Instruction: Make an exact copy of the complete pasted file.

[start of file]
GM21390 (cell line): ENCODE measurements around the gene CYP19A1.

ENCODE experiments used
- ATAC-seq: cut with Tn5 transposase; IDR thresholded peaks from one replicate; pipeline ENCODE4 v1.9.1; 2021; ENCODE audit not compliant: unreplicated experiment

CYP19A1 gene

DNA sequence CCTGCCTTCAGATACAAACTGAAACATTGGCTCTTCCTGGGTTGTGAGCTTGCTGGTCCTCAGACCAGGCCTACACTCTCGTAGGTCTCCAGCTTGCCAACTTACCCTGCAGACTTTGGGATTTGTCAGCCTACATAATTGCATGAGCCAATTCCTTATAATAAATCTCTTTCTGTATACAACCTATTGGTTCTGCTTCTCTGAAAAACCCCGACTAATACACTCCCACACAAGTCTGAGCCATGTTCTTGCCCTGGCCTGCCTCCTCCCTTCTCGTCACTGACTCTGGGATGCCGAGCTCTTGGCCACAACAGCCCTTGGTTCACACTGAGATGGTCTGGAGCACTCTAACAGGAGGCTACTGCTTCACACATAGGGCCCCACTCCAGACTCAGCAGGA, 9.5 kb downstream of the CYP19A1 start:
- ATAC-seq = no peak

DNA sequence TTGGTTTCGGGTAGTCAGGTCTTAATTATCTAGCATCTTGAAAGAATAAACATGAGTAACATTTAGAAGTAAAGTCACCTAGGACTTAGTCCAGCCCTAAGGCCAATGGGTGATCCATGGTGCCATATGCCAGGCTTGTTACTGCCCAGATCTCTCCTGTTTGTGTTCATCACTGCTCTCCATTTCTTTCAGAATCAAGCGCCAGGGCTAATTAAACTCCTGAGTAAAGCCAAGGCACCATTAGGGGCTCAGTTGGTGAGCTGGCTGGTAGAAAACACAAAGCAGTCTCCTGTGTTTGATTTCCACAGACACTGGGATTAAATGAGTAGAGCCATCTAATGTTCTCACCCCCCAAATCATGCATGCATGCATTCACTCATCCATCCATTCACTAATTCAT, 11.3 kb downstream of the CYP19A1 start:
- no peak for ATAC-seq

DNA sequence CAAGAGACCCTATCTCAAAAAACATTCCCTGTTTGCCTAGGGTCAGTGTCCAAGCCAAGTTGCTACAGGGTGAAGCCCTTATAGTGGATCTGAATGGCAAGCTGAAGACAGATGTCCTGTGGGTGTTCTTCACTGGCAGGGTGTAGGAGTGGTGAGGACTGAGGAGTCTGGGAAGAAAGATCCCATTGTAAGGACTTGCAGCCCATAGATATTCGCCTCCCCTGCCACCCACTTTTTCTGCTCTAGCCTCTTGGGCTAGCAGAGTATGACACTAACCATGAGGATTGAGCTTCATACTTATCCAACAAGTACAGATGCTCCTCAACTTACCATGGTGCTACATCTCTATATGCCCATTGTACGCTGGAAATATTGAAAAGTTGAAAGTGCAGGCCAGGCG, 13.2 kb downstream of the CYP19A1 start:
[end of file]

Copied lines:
GM21390 (cell line): ENCODE measurements around the gene CYP19A1.

ENCODE experiments used
- ATAC-seq: cut with Tn5 transposase; IDR thresholded peaks from one replicate; pipeline ENCODE4 v1.9.1; 2021; ENCODE audit not compliant: unreplicated experiment

CYP19A1 gene

DNA sequence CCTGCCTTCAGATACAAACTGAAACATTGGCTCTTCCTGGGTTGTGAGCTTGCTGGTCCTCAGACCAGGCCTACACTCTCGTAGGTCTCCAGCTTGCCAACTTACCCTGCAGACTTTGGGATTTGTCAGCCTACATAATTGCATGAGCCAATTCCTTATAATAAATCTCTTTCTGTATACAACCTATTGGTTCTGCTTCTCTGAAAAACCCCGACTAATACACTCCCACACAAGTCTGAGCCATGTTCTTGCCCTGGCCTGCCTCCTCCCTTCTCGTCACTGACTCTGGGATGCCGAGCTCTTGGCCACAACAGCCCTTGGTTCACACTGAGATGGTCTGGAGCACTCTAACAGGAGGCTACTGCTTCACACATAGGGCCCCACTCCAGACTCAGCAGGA, 9.5 kb downstream of the CYP19A1 start:
- ATAC-seq = no peak

DNA sequence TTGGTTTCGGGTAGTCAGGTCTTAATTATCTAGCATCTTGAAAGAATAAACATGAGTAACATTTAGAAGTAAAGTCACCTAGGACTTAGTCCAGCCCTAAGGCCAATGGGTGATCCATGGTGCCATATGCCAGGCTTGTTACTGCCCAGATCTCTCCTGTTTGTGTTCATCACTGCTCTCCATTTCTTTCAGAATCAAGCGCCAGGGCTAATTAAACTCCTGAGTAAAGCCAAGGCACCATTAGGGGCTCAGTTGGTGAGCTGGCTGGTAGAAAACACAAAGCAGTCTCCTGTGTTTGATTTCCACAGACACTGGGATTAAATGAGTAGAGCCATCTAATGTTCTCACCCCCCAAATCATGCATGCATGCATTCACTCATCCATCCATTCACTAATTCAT, 11.3 kb downstream of the CYP19A1 start:
- no peak for ATAC-seq

DNA sequence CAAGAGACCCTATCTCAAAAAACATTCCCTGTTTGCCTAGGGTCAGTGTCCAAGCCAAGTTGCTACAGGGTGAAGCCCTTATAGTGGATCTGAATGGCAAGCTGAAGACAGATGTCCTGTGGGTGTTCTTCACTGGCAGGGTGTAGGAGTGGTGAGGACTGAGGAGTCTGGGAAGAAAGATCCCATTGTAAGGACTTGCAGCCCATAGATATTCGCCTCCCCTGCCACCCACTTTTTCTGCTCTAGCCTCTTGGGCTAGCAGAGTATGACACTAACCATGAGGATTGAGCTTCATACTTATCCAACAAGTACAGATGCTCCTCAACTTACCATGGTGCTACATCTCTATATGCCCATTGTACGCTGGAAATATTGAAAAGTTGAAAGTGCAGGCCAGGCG, 13.2 kb downstream of the CYP19A1 start: